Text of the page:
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Re: Controlling the number of users in the database

From: Mark Bole <>
Date: Tue, 23 Nov 2004 21:08:18 GMT
Message-ID: <6FNod.48934$>

DanO wrote:

> I have been tasked with finding a way to control (limit) the number of
> users that log into the Oracle database while using our proprietary
> application product. For example, a client may buy our product and
> purchase a 100 user license. We need a way to prevent the 101st user
> from logging into the database.

> Does anyone know of a product or a method whereby I can record a user
> logging onto the database and add to a counter (and do the opposite
> for logoff)? I'm sure a home-written solution could be created using
> event triggers, etc. but I'm hoping not to re-invent the wheel if
> somebody knows of a system, method, or little know parameter that can
> work.
> Thanks,
> Dan

Ditto what everyone else said about trusting DBAs.

Better to do what most vendors do, namely make sure your product has enough bugs that sooner or later the customer has to call for support.

Then, in your case, when they send you the standard log files, look for secret messages which you have arranged to be generated by your proprietary product, indicating whether or not they violated their license. If so, then sue them and refuse to allow them to be a customer any more. This will greatly increase your market share, no doubt.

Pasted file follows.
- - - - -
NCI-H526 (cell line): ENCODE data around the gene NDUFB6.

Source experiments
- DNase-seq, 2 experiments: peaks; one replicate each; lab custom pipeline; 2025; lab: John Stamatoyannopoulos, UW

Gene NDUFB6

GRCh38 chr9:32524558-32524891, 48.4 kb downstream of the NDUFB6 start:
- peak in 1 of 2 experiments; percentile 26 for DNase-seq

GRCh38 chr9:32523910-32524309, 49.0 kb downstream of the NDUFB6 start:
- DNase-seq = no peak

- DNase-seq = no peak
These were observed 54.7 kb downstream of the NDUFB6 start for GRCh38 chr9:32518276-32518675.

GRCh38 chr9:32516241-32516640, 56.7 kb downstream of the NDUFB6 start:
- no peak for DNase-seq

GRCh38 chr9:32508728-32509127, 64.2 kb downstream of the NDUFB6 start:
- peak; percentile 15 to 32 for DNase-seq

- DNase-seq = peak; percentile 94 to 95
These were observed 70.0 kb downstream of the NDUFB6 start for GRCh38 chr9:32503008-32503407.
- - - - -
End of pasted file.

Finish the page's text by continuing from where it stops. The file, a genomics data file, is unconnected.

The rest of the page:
Or you could consider a security dongle -- that will surely make you a leader in the marketplace.

Remember what happened to Intuit a few years back when they tried to put a limit on Turbotax (only a limit on where you could print from, not where you could run it--and even that was easily worked around). Even non-business users know better than to put up with this type of thing.

The point is, per-user licensing is not the problem, but lame attempts to "enforce" it via software are. If you have an arm's-length business relationship with the customer and both firms have even a shred of honesty and integrity, it shouldn't be an issue. And in the case of dishonesty, it's going to require legal, not technical, methods to resolve.

-Mark Bole Received on Tue Nov 23 2004 - 15:08:18 CST

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